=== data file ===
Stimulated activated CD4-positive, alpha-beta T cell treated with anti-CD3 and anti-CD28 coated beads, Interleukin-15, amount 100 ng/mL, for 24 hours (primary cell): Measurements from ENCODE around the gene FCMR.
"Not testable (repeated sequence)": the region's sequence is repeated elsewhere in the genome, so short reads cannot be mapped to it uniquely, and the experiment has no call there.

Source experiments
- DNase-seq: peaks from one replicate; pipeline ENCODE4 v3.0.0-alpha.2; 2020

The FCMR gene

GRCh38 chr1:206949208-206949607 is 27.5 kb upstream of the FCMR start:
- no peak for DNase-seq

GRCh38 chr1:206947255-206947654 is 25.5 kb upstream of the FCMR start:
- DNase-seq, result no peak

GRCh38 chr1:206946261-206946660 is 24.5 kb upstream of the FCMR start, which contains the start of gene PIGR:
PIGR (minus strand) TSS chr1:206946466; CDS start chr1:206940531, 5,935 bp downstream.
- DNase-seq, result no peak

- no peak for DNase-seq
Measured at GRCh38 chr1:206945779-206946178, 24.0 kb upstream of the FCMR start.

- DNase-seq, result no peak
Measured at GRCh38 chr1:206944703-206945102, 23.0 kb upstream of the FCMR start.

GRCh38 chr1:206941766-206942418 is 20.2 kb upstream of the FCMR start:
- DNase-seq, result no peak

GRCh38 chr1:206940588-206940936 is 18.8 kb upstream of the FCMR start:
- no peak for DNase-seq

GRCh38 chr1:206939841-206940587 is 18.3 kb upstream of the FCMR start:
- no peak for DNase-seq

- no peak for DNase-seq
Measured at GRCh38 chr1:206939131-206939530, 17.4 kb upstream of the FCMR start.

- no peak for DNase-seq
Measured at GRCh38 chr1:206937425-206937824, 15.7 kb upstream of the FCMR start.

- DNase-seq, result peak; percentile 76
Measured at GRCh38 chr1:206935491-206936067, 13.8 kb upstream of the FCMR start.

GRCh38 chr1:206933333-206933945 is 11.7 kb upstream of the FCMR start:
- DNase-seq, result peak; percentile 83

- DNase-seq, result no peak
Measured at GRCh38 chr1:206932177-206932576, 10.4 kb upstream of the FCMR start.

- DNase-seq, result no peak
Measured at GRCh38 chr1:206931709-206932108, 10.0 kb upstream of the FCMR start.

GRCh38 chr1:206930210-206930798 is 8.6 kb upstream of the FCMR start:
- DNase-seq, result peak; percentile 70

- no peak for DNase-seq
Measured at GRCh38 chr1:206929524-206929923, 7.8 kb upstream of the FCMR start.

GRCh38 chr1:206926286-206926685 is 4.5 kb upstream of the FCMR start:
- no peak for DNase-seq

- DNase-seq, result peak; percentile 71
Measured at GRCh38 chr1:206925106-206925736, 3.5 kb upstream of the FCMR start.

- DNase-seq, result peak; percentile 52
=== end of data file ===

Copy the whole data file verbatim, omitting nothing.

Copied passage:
Stimulated activated CD4-positive, alpha-beta T cell treated with anti-CD3 and anti-CD28 coated beads, Interleukin-15, amount 100 ng/mL, for 24 hours (primary cell): Measurements from ENCODE around the gene FCMR.
"Not testable (repeated sequence)": the region's sequence is repeated elsewhere in the genome, so short reads cannot be mapped to it uniquely, and the experiment has no call there.

Source experiments
- DNase-seq: peaks from one replicate; pipeline ENCODE4 v3.0.0-alpha.2; 2020

The FCMR gene

GRCh38 chr1:206949208-206949607 is 27.5 kb upstream of the FCMR start:
- no peak for DNase-seq

GRCh38 chr1:206947255-206947654 is 25.5 kb upstream of the FCMR start:
- DNase-seq, result no peak

GRCh38 chr1:206946261-206946660 is 24.5 kb upstream of the FCMR start, which contains the start of gene PIGR:
PIGR (minus strand) TSS chr1:206946466; CDS start chr1:206940531, 5,935 bp downstream.
- DNase-seq, result no peak

- no peak for DNase-seq
Measured at GRCh38 chr1:206945779-206946178, 24.0 kb upstream of the FCMR start.

- DNase-seq, result no peak
Measured at GRCh38 chr1:206944703-206945102, 23.0 kb upstream of the FCMR start.

GRCh38 chr1:206941766-206942418 is 20.2 kb upstream of the FCMR start:
- DNase-seq, result no peak

GRCh38 chr1:206940588-206940936 is 18.8 kb upstream of the FCMR start:
- no peak for DNase-seq

GRCh38 chr1:206939841-206940587 is 18.3 kb upstream of the FCMR start:
- no peak for DNase-seq

- no peak for DNase-seq
Measured at GRCh38 chr1:206939131-206939530, 17.4 kb upstream of the FCMR start.

- no peak for DNase-seq
Measured at GRCh38 chr1:206937425-206937824, 15.7 kb upstream of the FCMR start.

- DNase-seq, result peak; percentile 76
Measured at GRCh38 chr1:206935491-206936067, 13.8 kb upstream of the FCMR start.

GRCh38 chr1:206933333-206933945 is 11.7 kb upstream of the FCMR start:
- DNase-seq, result peak; percentile 83

- DNase-seq, result no peak
Measured at GRCh38 chr1:206932177-206932576, 10.4 kb upstream of the FCMR start.

- DNase-seq, result no peak
Measured at GRCh38 chr1:206931709-206932108, 10.0 kb upstream of the FCMR start.

GRCh38 chr1:206930210-206930798 is 8.6 kb upstream of the FCMR start:
- DNase-seq, result peak; percentile 70

- no peak for DNase-seq
Measured at GRCh38 chr1:206929524-206929923, 7.8 kb upstream of the FCMR start.

GRCh38 chr1:206926286-206926685 is 4.5 kb upstream of the FCMR start:
- no peak for DNase-seq

- DNase-seq, result peak; percentile 71
Measured at GRCh38 chr1:206925106-206925736, 3.5 kb upstream of the FCMR start.

- DNase-seq, result peak; percentile 52